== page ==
How to make your CEO listen: CISOs share strategies

News by Jeremy Hendy

Creating a robust line of command when it comes to cyber security isn't as straightforward as it should be. By picking the right model and communicating in the right way, you can win the board round...

President Truman had a sign on his Oval Office desk that read: "The buck stops here."

The same is all too true for CEOs when it comes to digital risk fall out. 

Richard Smith, the former Equifax CEO who was forced to resign after a data breach affected 143 million customers, would no doubt agree. 

But, if the buck stops at the very highest level, what is the optimal chain of command? This was keenly debated at a recent CISO event, hosted by SC Media UK and Skurio.

Here are the key points from the discussion.

Choose the right model and the right talent for you 

There were several models discussed: IT, digital and risk. There are pros and cons for each but the trick is to use the right one for your business and culture. 

  • IT... An established reporting route. It stems from CIOs taking responsibility for security and cyber-security, as risk increases. 
  • Digital... Digital transformation is the most significant cause of increased digital risk so it makes sense to make this function self-policing. 
  • Risk... Digital risk reporting through the business risk chain of command, particularly now that GDPR fines are hitting. 

Take three key factors into consideration. Firstly, consider the business profile. With a large business that has global operations, manufacturing activities and factors like new market penetration, it’s likely there is already a risk team. Since business risk cannot be calculated without taking digital risk into account, this reporting structure would make a lot of sense. 

The second major factor is the nature of your IT infrastructure and operations. For many modern start-ups born in the cloud, the idea of a CIO is almost unthinkable. If you don’t have a datacentre or development function, the nature of your digital risk is more focused on third parties. This model can suit management by operational or digital teams.

The third key factor is maturity. A recent report from Cisco discusses the role of maturity in determining security success. The security journey starts with an understanding of needs to be protected and an ability to define and control processes. These are the fundamental building blocks that lead to understanding risk. If a CIO is responsible for these first two steps, having accountability for risk and technology to manage it, is a natural next step.

One point at the roundtable drew universal agreement: no matter the departmental responsibility or reporting route, board visibility is critical for digital risk, not least because your executives are often key targets in cyber-attacks. The board must understand the risk to make investment decisions. So, what’s the best way to secure this investment?

Prove the risk to the board – you will need to persist 

Persuading business leaders to invest in better cyber-security should be straightforward – or so you’d think. According to the roundtable it’s not as easy as all that. For starters, if IT, cyber-security and digital-transformation spend comes under a single budget, CISOs can struggle with balance: support business growth against protecting business growth. 

Then there’s the issue of having the resources in place to use the budget effectively – a pressing concern for many. They discussed techniques to convince the board that had varying degrees of success:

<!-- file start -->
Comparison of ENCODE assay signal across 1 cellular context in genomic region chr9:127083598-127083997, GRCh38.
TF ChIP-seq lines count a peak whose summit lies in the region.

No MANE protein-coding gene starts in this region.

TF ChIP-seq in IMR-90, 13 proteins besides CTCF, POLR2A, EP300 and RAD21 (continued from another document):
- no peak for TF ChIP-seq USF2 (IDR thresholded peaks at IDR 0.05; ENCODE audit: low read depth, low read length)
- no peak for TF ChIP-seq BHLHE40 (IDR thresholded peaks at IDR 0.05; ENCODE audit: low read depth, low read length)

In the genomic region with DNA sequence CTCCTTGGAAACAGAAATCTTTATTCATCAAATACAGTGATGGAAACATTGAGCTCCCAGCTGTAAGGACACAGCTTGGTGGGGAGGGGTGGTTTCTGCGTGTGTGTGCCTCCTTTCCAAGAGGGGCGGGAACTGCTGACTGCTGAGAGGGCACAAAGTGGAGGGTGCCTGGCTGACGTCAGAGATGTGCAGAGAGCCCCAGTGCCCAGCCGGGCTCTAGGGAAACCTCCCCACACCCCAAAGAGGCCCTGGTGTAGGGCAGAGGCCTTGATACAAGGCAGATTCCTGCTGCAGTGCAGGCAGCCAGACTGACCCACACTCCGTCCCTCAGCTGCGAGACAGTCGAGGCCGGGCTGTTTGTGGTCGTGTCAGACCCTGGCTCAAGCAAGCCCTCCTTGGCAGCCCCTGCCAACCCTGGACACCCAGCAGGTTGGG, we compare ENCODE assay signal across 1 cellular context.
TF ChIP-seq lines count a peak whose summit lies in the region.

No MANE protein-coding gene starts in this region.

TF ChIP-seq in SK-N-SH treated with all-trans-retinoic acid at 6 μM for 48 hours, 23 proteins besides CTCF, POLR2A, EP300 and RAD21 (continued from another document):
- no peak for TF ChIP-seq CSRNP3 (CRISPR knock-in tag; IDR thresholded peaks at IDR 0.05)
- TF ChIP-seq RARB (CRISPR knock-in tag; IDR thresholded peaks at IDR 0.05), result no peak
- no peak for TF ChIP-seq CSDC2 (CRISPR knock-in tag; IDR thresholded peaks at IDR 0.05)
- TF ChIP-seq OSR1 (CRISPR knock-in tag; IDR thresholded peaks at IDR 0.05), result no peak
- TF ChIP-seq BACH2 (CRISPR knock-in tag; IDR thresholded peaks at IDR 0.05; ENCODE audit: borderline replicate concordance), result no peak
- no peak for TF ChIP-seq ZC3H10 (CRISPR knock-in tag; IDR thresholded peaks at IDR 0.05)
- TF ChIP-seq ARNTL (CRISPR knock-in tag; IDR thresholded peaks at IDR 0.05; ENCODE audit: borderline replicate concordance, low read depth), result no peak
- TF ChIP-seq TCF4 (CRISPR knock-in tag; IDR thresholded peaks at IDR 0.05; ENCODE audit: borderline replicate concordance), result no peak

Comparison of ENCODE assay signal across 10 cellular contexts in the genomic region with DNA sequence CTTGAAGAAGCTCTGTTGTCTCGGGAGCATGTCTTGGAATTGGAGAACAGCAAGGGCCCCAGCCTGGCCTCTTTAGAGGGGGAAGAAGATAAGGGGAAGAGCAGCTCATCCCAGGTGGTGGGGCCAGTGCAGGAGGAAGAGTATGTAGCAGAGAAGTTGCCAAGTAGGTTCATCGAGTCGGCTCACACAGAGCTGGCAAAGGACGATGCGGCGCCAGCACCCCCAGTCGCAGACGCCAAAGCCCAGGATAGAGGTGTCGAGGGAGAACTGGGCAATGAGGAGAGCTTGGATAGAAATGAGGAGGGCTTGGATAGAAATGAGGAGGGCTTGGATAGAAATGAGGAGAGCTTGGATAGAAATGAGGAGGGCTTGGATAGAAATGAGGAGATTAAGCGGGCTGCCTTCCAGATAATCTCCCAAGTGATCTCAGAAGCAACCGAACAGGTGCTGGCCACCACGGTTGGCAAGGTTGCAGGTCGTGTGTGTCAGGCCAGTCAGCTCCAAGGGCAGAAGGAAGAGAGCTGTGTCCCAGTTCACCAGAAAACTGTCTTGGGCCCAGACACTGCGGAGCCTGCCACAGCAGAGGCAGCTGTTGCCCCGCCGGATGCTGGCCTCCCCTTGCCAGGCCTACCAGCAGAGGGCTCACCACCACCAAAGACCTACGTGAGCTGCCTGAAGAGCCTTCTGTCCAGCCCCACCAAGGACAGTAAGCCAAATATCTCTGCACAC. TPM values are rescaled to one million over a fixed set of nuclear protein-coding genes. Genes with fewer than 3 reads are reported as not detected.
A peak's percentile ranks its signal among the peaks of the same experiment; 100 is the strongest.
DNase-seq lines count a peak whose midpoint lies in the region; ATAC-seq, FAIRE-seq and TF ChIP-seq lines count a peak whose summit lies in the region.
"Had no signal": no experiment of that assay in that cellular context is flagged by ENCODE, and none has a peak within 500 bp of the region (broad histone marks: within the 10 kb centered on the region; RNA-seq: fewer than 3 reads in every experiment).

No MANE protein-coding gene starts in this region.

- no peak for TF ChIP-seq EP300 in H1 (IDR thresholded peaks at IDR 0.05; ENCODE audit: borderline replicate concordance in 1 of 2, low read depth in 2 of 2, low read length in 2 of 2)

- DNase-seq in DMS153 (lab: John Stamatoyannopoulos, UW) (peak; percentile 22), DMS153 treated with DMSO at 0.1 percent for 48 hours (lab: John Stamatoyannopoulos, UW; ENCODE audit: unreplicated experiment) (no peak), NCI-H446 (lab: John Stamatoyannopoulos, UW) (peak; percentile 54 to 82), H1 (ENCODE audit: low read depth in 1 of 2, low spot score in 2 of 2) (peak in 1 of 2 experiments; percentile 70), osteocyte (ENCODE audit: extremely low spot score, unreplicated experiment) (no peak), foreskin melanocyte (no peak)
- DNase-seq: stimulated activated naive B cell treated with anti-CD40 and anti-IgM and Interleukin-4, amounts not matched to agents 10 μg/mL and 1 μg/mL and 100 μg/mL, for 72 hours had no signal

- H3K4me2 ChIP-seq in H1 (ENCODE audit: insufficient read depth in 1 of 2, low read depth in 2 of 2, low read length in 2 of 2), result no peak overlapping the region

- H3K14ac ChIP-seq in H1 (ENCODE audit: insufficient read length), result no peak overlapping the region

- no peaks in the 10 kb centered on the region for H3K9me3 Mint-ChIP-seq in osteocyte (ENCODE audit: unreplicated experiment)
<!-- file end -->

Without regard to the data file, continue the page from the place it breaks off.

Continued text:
Don’t rely on the fear factor to persuade the board – be sophisticated and straightforward.

If you believe the best way to increase investment in improving digital risk and security is to tell the board what could happen without it – think again. 

The CISOs were unanimous. Even though a) attacks are on the increase b) compliance penalties are eye-watering c) reputations and (even) board positions are at stake… fear, uncertainty and doubt don’t work. 

Boards are used to dealing with risk – your argument needs to be more sophisticated than a straightforward invest or else. GDPR concerns drove a one-off increase in budget but boards feel they have paid that cost and don’t view it as a justification for investment.

Meet Security, the enabler

Illustrating the impact of security spend as a risk reducer and so a way to support digital-transformation efforts was one technique that had proven successful. 

Here’s an example: a business wants to implement a new suite of applications to support a customer success initiative which means accessing customer details on mobile devices. The scheme will increase digital risk, but with investment in password management, access via secure VPN etc., this risk decreases. 

Speak to the person

Another win for securing investment was to take a very personal approach. Understand who sits on the board and what they’re interested in. It might be growth, brand awareness, customer engagement, competition… in fact, any number of factors, not simply share price or shareholder value. 

Understand the data assets critical to their area of interest: social-media accounts, customer data, intellectual property etc. If you can describe how an investment secures the assets or addresses the concerns of each individual board member, you (almost) have a winning formula. 

The only thing that remains is to consider how best to deliver the news. A report, a spreadsheet (for at least one roundtable CISO, "telling a story" was the favoured option) and so on – use all the tools you have in your presentation arsenal to drive the message home. 

These tips and techniques can help as we enter full-swing into the season of organisational shuffling and budget proposals. Next month, we’ll be looking at trends and predictions for 2020 and what they might mean for digital risk. 

Jeremy Hendy is CEO of Skurio.